Samsung announced final official details on two expensive Blu-ray players today, including the HD DVD-playin' BD-UP5000 we wrote about before, and a new home theater-in-a-box (HTiB) that incorporates a Blu-ray player, the HT-BD2. We're now told the BD-UP5000 will retail for $1,049, and the HT-BD2 will sell for $1,499. Both will ship sometime in the fourth quarter of this year, and will round out the company's five-model series of 2007 Blu-ray players.
After the LG BH-100, the Samsung BD-UP5000 will be the second player to handle both Blu-ray and HD DVD discs. It's the first to support the interactive layer of HD DVD, known as HDi, which enables full interactive-menu use. It also features, like all 2007 Samsung Blu-ray players, Ethernet ports, HDMI 1.3 ports and the ability to output 1080p/24 video from Blu-ray (but not HD DVD) discs, although in our tests of the Samsung BD-P1200 and other BD players, 1080p/24 was a letdown on the displays we tested. We did appreciate the BD-P1200's HQV video processing, however, which is also present on the BD-UP5000 and the Blu-ray-only BD-P2400. Like Denon's DVD-3800BDCI, the BD-UP5000 will also enable interactive features like picture-in-picture commentaries (for what they're worth). For all of you keeping track, we haven't confirmed yet whether the Samsung will actually comply with the BD-ROM Profile 1 Version 1.1 spec.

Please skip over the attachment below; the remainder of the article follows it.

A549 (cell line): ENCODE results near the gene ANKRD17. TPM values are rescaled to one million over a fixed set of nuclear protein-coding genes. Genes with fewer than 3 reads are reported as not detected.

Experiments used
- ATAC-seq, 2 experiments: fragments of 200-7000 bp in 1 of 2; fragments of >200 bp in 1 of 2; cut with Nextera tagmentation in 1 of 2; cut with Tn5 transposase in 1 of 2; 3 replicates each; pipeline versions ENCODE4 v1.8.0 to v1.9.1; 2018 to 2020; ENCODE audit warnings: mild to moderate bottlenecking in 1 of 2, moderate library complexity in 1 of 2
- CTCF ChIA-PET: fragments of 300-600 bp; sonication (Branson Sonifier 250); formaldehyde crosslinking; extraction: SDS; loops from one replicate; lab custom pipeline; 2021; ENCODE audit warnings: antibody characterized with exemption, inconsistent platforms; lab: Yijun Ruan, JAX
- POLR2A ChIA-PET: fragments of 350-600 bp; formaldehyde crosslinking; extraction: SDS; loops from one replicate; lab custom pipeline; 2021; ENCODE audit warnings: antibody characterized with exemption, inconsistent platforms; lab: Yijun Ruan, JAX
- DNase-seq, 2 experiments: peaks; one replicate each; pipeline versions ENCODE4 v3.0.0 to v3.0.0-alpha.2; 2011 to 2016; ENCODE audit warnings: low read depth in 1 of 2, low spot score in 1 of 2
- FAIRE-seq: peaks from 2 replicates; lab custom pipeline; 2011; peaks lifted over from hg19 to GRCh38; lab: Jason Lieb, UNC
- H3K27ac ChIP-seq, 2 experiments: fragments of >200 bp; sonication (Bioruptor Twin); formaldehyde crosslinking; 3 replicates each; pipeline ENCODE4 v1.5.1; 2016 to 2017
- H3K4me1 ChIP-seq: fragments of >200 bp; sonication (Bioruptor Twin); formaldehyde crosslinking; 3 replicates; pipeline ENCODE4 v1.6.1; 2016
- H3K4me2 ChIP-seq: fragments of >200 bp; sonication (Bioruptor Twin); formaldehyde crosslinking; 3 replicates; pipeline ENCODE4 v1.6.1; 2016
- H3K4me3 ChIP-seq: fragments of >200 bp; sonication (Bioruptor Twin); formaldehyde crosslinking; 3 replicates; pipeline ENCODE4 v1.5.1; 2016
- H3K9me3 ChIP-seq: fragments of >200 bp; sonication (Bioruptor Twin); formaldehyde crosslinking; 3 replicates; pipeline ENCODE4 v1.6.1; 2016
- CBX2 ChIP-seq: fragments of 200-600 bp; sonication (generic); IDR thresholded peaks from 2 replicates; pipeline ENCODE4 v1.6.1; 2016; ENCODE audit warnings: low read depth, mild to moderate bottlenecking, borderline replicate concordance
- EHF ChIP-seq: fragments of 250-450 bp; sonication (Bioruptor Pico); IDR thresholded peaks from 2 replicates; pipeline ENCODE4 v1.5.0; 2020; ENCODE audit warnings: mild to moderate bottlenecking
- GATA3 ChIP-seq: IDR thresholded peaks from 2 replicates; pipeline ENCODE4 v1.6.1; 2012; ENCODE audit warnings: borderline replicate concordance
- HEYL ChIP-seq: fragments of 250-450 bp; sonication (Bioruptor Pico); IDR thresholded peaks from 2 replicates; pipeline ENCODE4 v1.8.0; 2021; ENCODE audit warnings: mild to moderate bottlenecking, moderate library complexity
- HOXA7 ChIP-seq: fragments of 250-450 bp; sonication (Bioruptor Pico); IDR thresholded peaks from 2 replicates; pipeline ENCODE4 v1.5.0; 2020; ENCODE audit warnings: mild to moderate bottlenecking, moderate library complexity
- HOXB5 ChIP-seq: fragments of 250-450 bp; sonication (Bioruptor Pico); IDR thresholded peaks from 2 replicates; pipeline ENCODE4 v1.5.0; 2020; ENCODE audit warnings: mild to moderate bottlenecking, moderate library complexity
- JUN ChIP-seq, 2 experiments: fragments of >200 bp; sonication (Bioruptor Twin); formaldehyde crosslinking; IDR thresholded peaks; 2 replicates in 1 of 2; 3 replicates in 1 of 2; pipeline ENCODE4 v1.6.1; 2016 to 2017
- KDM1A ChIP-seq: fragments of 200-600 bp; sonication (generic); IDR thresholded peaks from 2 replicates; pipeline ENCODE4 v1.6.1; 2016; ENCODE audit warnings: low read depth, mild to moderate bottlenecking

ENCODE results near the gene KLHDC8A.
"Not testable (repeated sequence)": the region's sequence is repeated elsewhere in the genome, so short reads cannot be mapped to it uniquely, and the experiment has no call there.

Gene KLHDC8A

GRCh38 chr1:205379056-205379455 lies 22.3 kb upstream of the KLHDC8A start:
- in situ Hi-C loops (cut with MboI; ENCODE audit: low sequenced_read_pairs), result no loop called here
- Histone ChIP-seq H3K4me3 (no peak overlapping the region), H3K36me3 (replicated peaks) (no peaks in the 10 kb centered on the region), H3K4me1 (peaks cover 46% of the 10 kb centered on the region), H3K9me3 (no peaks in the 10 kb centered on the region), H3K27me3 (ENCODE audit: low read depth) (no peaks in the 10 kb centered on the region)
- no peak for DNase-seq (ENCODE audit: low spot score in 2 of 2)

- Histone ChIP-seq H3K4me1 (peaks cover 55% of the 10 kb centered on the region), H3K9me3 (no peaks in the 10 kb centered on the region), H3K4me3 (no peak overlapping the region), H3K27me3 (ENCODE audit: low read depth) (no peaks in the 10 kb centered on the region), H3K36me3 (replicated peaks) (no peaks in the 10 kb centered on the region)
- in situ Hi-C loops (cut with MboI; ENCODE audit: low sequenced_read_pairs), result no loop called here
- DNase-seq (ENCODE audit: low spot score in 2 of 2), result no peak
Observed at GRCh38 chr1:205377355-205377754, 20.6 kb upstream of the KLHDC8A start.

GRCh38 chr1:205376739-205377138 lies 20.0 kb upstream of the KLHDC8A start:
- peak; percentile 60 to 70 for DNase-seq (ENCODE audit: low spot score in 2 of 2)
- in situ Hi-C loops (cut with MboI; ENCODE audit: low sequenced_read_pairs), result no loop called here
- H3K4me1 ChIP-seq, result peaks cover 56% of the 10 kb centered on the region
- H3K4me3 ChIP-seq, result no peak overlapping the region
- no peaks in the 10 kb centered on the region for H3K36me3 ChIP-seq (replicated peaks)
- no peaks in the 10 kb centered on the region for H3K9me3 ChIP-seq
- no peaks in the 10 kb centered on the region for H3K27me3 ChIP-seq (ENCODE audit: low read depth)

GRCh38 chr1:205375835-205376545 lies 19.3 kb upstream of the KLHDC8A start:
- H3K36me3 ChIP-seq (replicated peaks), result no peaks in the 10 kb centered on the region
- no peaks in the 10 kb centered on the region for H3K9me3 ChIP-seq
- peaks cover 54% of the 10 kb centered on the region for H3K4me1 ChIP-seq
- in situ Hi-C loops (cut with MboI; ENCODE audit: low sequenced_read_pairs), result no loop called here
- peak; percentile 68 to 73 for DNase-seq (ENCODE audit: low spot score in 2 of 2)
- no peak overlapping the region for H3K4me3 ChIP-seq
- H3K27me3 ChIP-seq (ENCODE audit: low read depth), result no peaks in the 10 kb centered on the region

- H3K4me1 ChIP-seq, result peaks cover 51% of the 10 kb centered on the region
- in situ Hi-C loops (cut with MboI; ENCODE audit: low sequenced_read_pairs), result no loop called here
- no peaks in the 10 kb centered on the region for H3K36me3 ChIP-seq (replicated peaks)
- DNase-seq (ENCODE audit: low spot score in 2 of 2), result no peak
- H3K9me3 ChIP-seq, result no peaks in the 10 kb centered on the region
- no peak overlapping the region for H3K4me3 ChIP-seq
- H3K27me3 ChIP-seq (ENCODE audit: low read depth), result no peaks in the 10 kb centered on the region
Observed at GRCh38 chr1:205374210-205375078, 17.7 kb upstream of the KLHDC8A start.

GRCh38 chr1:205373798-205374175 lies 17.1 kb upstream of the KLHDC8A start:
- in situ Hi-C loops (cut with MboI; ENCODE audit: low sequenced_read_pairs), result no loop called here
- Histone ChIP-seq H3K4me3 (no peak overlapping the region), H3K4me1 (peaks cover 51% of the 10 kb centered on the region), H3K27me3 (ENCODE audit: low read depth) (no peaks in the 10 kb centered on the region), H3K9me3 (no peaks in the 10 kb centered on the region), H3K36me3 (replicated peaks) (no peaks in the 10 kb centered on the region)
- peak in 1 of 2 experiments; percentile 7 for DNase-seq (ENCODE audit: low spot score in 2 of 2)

While we lauded the $1200 LG for the groundbreaking combo ability, we can't help but be disappointed in the price of combination players. As many have pointed out before, you can purchase a standalone Blu-ray player and a standalone HD DVD player separately for less money than the price of one of the combo players. One of these combo players also costs around the same price as an Xbox 360 Elite with the HD DVD drive and a PlayStation3, a combination that brings both next-gen disc playback and next-gen gaming.
The HT-BD2, meanwhile, is the first HTiB we've seen announced with a built-in Blu-ray player. That player has the same feature set as the BD-P1400 standalone player (in other words, no HQV processing), yet it stands as part of a 7.1-channel speaker system--that's five tower speakers, two satellite rear speakers and a powered sub--driven by 1,100 watts. Although those specs are impressive for an HTiB, we're skeptical about the HT-BD2's reception from the generally separates-oriented Blu-ray/HD DVD buyer.